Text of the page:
Sunday, November 14, 2010
The Eternal Ones - Kirsten Miller
Title: The Eternal Ones
Author: Kirsten Miller
Publisher: Razor Bill (Penguin), 2010 (Hardcover)
Length: 411 pages
Genre: Young Adult; Fantasy
Started: November 10, 2010
Finished: November 13, 2010
From the inside cover:
Haven Moore has always lived in the tiny town of Snope City, Tennessee. But for as long as she can remember, Haven has experienced visions of a past life as a girl named Constance, whose love for a boy called Ethan ended in a fiery tragedy.
One day, the sight of notorious playboy Iain Morrow on television brings Haven to her knees. Haven flees to New York City to find Iain and there, she is swept up in an epic love affair that feels both deeply fated and terribly dangerous. Is Iain her beloved Ethan? Or is he her murderer in a past life? Haven asks the members of the powerful and mysterious Ouroboros Society to help her unlock the mysteries of reincarnation and discover the secrets hidden in her past lives, and loves, before all is lost and the cycle begins again. But what is the Ouroboros Society? And how can Haven know who to trust?
Beware, here there be spoilers!
Oh, this book made me sad in a way that had nothing to do with the story itself. The story has so much potential to knock your socks off: reincarnation across thousands of years which makes for an awesome backstory, lovers destined to find each other in each lifetime, a heroine who is ostracized in her religious hometown because of her visions and forced to flee, plus Beau...how can you not love Beau? But alas this story suffers from "incredibly infuriating heroine syndrome", which takes all the potential in this story and just makes my suspension of disbelief very hard to do.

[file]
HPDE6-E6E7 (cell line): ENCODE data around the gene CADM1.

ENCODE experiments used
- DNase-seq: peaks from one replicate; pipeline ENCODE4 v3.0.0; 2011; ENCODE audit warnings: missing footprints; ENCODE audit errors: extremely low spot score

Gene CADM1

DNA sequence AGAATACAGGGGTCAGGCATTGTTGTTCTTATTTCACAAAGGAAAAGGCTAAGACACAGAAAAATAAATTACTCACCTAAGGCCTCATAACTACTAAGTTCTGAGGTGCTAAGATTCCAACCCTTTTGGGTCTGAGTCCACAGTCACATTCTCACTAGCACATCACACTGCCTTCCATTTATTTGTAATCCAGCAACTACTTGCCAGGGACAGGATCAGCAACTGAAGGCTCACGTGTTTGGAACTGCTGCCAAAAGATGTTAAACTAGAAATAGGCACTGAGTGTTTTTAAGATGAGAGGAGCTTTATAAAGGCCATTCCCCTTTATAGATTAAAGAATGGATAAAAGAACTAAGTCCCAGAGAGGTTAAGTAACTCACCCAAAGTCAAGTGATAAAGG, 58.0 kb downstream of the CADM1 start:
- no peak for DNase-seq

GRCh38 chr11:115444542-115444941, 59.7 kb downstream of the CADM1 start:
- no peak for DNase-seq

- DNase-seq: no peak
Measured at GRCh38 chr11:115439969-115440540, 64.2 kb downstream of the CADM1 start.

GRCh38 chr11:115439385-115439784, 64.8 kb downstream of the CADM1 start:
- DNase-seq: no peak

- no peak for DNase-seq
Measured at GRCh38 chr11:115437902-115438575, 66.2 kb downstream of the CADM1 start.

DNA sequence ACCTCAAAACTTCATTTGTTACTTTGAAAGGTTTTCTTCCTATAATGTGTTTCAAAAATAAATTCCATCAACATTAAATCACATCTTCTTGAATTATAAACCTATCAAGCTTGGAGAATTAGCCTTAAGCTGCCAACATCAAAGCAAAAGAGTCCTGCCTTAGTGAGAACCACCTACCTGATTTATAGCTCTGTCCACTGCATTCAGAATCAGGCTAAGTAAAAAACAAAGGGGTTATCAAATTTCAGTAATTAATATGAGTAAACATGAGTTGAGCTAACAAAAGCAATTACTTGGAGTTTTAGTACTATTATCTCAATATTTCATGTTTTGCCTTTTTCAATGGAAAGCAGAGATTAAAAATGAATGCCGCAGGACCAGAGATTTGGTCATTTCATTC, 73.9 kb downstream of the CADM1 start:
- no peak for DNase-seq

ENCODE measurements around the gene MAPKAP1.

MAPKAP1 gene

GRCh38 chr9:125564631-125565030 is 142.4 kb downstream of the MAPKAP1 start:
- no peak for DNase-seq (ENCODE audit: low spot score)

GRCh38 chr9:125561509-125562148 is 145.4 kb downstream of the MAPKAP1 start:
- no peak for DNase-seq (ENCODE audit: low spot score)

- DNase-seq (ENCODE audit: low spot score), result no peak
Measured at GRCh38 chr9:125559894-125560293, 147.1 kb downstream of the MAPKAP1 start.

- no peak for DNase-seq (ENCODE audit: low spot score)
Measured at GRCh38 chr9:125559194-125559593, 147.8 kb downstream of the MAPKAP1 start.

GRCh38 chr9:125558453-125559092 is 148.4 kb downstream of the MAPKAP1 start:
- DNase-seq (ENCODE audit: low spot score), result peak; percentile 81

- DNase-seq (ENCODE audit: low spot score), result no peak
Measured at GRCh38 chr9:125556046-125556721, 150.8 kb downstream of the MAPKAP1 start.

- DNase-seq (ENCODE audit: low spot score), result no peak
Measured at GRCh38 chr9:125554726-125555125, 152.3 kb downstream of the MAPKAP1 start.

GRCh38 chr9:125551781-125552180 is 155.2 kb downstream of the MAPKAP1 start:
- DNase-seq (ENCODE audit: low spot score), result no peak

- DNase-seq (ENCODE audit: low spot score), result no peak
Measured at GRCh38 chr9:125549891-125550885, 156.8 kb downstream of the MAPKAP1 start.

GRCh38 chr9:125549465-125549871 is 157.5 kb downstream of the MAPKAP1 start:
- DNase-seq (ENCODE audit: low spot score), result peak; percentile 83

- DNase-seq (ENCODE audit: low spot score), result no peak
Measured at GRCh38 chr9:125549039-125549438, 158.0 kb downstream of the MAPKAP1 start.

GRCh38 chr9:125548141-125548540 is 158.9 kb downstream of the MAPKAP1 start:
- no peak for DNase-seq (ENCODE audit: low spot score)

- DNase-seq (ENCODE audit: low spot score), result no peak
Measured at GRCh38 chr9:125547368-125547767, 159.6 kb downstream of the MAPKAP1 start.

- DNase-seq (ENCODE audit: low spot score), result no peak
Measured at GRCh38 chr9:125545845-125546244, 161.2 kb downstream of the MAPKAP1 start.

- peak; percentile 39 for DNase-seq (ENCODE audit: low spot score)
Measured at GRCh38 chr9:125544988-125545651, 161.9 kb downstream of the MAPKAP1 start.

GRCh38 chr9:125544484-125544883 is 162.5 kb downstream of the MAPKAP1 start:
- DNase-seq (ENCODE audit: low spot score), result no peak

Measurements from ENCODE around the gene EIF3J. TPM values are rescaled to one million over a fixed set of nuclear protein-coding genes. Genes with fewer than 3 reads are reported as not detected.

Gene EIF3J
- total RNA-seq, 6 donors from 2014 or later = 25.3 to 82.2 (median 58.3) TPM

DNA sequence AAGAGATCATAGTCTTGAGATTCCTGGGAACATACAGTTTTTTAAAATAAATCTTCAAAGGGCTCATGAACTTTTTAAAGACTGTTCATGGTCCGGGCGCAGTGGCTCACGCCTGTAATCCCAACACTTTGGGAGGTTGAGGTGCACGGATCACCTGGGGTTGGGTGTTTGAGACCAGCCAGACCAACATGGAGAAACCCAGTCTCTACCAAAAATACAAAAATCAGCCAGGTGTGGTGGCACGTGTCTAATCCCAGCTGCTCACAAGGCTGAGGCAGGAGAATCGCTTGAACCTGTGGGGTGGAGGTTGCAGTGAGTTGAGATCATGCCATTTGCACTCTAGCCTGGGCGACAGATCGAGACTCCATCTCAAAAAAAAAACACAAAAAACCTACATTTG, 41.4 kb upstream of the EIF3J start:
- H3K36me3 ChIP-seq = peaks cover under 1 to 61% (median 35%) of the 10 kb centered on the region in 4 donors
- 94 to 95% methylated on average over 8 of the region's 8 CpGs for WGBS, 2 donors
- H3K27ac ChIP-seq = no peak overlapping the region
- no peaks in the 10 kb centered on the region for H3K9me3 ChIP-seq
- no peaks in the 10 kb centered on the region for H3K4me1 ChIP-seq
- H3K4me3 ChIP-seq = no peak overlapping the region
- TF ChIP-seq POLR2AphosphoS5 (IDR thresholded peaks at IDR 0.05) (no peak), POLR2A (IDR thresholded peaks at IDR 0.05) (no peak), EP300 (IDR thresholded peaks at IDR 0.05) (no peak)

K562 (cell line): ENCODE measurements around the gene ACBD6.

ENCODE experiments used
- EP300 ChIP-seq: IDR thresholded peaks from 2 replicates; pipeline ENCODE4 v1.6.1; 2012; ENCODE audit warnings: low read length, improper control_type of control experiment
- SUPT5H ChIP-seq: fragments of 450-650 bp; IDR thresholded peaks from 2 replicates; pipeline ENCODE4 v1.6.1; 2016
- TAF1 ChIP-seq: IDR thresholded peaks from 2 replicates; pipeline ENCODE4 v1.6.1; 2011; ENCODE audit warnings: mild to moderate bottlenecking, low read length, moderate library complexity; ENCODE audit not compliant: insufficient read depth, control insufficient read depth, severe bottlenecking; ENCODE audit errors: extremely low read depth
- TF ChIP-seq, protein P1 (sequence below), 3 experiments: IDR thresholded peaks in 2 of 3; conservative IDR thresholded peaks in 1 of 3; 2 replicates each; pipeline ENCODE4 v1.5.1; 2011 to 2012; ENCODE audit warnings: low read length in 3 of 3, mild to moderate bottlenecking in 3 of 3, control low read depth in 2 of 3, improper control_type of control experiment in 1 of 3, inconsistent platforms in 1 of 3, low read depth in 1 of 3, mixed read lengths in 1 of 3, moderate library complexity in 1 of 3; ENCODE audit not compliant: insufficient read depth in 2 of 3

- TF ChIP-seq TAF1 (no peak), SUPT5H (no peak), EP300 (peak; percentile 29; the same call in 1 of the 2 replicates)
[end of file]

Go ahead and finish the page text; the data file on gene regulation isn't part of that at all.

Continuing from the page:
Haven is good in the beginning, I'll give her that. Her dad died in a horrible accident, her mom went a little insane from finding out he cheated on her, custody of Haven went to her bible-thumping grandmother who thinks Haven is possessed by a demon; and throughout all of this, Haven has visions of her past life that result in epileptic-like reactions that she tries to hide for fear of her grandmother's retribution....she's had it hard and she's admirable because of it. She decides to seek out these visions once and for all by going to New York City, where she is sure Ethan is waiting for her in the form of Iain Morrow. But once the reader gets to part two of the novel and she meets Iain and gets caught up in the Ouroboros Society it just becomes a downward spiral until you just want to smack Haven upside the head.
Even ignoring the fact that there is supposed to be some seed of doubt about Ethan's affections for Constance and that Ethan murdered Constance back in the day (which the book doesn't do a convincing job of), Haven is way too trusting of the wrong people. She doesn't make the connection to the people she acknowledges are following her on her way to and in New York with the Grey Men of the Ouroboros Society that Marta tells her of, which is so obvious it's amazing she didn't see it. Even after having visions of a rival for Ethan's affections and figuring out that that person is Padma, she still naively believes every negative thing about Ethan that she tells her, even when it doesn't make much sense. Even after having visions of someone as a rival for her affections she still doesn't make the connection that the whole plot against Ethan/Iain might just be to secure her for himself. I mean, the plot was so incredibly easy to deduce for myself as a reader, I just kept thinking in my head, "my god, Haven, a twelve-year-old could've done a better job of this than you."